Understandably parents belabor or avoid thinking about or preparing what they are going to tell their kids. So often, parents are just trying to survive the relationship turmoil and it’s tough to find the internal or external space to plan what you are going to tell the kids.
Fortunately, much is written about this topic and many experts agree on traps parents should aim to avoid and the guiding lights to steer this conversation.
1. Share your carefully crafted divorce story specific to the age and stage or your children and your family’s circumstances.
2. For children under 6 years old, be sure to use short sentences and concrete words.
3. Reassure your children you will always be their parents, love them, care for them.
4. Emphasize the divorce was not caused by them in any way nor is any of this their fault.
5. Let them know this was a hard decision made by parents because of serious problems.
6. Share the interim agreement about living arrangements and parenting time.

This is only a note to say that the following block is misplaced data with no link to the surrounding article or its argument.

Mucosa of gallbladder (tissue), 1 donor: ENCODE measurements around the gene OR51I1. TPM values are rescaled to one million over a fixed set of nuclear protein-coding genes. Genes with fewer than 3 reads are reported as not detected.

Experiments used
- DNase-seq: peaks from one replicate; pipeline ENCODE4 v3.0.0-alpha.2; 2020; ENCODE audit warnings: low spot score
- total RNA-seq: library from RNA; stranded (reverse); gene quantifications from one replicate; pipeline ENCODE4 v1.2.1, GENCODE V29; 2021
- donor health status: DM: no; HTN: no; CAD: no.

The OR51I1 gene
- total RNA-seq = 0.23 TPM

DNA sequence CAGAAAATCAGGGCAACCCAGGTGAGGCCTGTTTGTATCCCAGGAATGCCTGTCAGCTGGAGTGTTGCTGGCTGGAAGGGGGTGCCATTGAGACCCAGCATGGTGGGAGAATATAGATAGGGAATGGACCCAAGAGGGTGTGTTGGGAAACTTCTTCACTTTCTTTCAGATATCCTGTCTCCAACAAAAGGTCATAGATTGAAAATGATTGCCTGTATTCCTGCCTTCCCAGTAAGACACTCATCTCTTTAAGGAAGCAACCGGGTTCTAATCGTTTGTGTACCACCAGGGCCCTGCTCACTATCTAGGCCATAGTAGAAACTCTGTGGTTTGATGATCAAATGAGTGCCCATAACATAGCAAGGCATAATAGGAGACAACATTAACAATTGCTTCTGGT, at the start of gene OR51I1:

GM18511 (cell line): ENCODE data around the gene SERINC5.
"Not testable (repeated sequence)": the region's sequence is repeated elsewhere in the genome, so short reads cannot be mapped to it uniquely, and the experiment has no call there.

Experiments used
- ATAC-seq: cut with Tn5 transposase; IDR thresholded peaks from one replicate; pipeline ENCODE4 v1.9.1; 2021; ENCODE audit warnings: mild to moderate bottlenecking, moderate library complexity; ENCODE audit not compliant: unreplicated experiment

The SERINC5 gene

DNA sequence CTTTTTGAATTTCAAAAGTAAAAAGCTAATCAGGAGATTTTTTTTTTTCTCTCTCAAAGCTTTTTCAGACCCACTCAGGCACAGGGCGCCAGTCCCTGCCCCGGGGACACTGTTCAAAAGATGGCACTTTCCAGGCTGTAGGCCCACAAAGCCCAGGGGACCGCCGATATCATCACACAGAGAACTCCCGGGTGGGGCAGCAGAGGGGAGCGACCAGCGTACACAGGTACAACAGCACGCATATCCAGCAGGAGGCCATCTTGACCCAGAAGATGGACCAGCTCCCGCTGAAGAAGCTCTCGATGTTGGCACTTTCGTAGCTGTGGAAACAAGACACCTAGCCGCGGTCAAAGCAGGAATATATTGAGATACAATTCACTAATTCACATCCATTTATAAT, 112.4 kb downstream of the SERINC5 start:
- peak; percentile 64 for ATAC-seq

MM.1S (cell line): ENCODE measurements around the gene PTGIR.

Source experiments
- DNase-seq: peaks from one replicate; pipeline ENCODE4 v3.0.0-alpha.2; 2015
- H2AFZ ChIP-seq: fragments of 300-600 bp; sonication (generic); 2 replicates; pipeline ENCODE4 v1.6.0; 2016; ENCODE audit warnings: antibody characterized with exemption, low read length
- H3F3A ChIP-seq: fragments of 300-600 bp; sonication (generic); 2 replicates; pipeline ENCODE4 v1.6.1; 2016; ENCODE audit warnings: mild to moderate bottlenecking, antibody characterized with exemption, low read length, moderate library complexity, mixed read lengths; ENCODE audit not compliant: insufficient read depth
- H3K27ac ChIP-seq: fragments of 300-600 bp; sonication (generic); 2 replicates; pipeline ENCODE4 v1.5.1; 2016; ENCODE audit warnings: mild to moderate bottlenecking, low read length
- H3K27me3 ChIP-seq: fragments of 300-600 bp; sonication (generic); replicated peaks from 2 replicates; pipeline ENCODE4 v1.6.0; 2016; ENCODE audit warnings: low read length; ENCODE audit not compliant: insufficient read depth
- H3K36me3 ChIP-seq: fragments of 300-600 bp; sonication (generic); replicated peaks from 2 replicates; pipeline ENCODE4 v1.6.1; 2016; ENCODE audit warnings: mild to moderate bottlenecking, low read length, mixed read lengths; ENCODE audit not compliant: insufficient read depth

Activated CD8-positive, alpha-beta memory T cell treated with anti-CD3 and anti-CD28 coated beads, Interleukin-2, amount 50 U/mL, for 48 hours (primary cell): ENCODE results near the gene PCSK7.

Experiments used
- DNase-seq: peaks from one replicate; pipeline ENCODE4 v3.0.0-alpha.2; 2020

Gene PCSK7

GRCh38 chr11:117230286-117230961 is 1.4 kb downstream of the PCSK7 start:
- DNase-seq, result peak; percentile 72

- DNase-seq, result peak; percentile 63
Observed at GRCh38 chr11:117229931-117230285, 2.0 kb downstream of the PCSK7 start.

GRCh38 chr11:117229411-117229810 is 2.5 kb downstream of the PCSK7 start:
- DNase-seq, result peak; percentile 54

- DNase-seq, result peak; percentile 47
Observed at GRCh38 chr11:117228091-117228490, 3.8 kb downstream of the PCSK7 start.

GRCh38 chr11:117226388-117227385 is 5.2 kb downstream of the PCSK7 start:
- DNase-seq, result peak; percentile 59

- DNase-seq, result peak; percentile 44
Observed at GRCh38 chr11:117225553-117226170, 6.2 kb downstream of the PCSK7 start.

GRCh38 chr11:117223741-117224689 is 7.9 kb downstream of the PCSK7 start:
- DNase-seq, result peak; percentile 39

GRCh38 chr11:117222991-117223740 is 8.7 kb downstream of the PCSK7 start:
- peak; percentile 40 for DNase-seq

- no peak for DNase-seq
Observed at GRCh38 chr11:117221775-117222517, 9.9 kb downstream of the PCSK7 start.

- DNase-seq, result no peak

7. Emphasize you want them to have a loving relationship with both of you.
8. Let them know that you each will be okay and will make sure your children are okay.
Additionally, your kids will want to know what the separation or divorce means for them. The two of you will want to have a sense of the following and note to the children if any of the arrangements are temporary:
- What happens next
- When the separation will happen (the number of days or weeks)
- Where each of you will live
- Where they will live
- How they will see each parent and for how long
- Who will care for them
- What will happen with schools (any changes)
- How they will see their friends
- How activities will be affected
Traps to Avoid
1. Including adult details including finances or affairs.
2. Blaming or degrading your co-parent.
3. Asking your children what living arrangements they want. This places too much pressure on kids. They are welcome to offer their needs and wants but decisions are shouldered by adults.
4. Suggesting your child has to choose one parent over the other. The vast majority of kids love BOTH parents and suffer if pulled into alignment with one or the other.
5. Sugar coating a separation if the plan is for it to become divorce.
NOTE: Divorce coaches and/or child specialists help you develop your divorce story and cover the details of what to tell the kids. Visit www.cdcal.com for more information about child specialists and divorce coaches.
“What Should We Tell the Children? A Parents’ Guide for Talking About Separation and Divorce,” Joan B. Kelly, Ph.D., with assistance from Mary K. Kisthardt, J.D. https://www.guidetogooddivorce.com/wp-content/uploads/2020/07/resources_texasdivorcelaw_What-Should-We-Tell-the-Children.pdf